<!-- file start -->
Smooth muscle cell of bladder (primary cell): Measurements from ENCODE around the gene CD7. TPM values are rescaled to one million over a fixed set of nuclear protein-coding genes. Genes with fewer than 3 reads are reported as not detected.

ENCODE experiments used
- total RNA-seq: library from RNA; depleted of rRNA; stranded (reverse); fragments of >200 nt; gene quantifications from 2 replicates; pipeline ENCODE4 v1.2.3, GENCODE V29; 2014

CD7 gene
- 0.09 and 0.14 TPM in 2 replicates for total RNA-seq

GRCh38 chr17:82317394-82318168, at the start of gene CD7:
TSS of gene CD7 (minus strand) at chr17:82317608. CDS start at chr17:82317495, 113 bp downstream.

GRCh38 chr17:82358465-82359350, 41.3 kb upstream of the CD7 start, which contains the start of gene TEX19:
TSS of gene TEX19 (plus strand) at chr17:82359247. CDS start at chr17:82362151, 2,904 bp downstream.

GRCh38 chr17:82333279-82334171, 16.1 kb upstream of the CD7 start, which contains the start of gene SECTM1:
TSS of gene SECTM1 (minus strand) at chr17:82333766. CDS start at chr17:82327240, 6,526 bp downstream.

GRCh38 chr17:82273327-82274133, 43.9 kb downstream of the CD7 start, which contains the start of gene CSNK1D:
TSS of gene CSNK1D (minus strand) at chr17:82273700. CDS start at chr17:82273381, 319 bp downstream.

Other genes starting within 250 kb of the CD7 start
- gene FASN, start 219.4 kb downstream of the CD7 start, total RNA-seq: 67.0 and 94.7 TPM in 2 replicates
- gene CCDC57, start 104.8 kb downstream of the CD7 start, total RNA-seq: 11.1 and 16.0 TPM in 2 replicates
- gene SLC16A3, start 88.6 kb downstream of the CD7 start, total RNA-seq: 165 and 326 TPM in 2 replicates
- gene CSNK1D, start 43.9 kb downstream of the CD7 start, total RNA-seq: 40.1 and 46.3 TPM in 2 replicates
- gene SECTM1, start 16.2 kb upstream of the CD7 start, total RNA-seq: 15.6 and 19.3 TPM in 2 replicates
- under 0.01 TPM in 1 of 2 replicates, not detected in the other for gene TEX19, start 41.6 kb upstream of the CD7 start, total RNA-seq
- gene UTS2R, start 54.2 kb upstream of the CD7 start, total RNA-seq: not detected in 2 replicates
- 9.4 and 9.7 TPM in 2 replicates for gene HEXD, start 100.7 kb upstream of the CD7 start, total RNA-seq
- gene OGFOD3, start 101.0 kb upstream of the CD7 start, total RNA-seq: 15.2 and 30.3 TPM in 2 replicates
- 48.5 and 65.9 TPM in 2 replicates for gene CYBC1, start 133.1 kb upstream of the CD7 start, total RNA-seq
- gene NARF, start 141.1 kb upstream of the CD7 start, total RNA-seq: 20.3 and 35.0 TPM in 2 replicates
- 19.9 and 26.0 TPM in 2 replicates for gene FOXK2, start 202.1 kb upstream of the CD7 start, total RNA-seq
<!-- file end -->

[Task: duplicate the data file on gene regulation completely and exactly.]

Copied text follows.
Smooth muscle cell of bladder (primary cell): Measurements from ENCODE around the gene CD7. TPM values are rescaled to one million over a fixed set of nuclear protein-coding genes. Genes with fewer than 3 reads are reported as not detected.

ENCODE experiments used
- total RNA-seq: library from RNA; depleted of rRNA; stranded (reverse); fragments of >200 nt; gene quantifications from 2 replicates; pipeline ENCODE4 v1.2.3, GENCODE V29; 2014

CD7 gene
- 0.09 and 0.14 TPM in 2 replicates for total RNA-seq

GRCh38 chr17:82317394-82318168, at the start of gene CD7:
TSS of gene CD7 (minus strand) at chr17:82317608. CDS start at chr17:82317495, 113 bp downstream.

GRCh38 chr17:82358465-82359350, 41.3 kb upstream of the CD7 start, which contains the start of gene TEX19:
TSS of gene TEX19 (plus strand) at chr17:82359247. CDS start at chr17:82362151, 2,904 bp downstream.

GRCh38 chr17:82333279-82334171, 16.1 kb upstream of the CD7 start, which contains the start of gene SECTM1:
TSS of gene SECTM1 (minus strand) at chr17:82333766. CDS start at chr17:82327240, 6,526 bp downstream.

GRCh38 chr17:82273327-82274133, 43.9 kb downstream of the CD7 start, which contains the start of gene CSNK1D:
TSS of gene CSNK1D (minus strand) at chr17:82273700. CDS start at chr17:82273381, 319 bp downstream.

Other genes starting within 250 kb of the CD7 start
- gene FASN, start 219.4 kb downstream of the CD7 start, total RNA-seq: 67.0 and 94.7 TPM in 2 replicates
- gene CCDC57, start 104.8 kb downstream of the CD7 start, total RNA-seq: 11.1 and 16.0 TPM in 2 replicates
- gene SLC16A3, start 88.6 kb downstream of the CD7 start, total RNA-seq: 165 and 326 TPM in 2 replicates
- gene CSNK1D, start 43.9 kb downstream of the CD7 start, total RNA-seq: 40.1 and 46.3 TPM in 2 replicates
- gene SECTM1, start 16.2 kb upstream of the CD7 start, total RNA-seq: 15.6 and 19.3 TPM in 2 replicates
- under 0.01 TPM in 1 of 2 replicates, not detected in the other for gene TEX19, start 41.6 kb upstream of the CD7 start, total RNA-seq
- gene UTS2R, start 54.2 kb upstream of the CD7 start, total RNA-seq: not detected in 2 replicates
- 9.4 and 9.7 TPM in 2 replicates for gene HEXD, start 100.7 kb upstream of the CD7 start, total RNA-seq
- gene OGFOD3, start 101.0 kb upstream of the CD7 start, total RNA-seq: 15.2 and 30.3 TPM in 2 replicates
- 48.5 and 65.9 TPM in 2 replicates for gene CYBC1, start 133.1 kb upstream of the CD7 start, total RNA-seq
- gene NARF, start 141.1 kb upstream of the CD7 start, total RNA-seq: 20.3 and 35.0 TPM in 2 replicates
- 19.9 and 26.0 TPM in 2 replicates for gene FOXK2, start 202.1 kb upstream of the CD7 start, total RNA-seq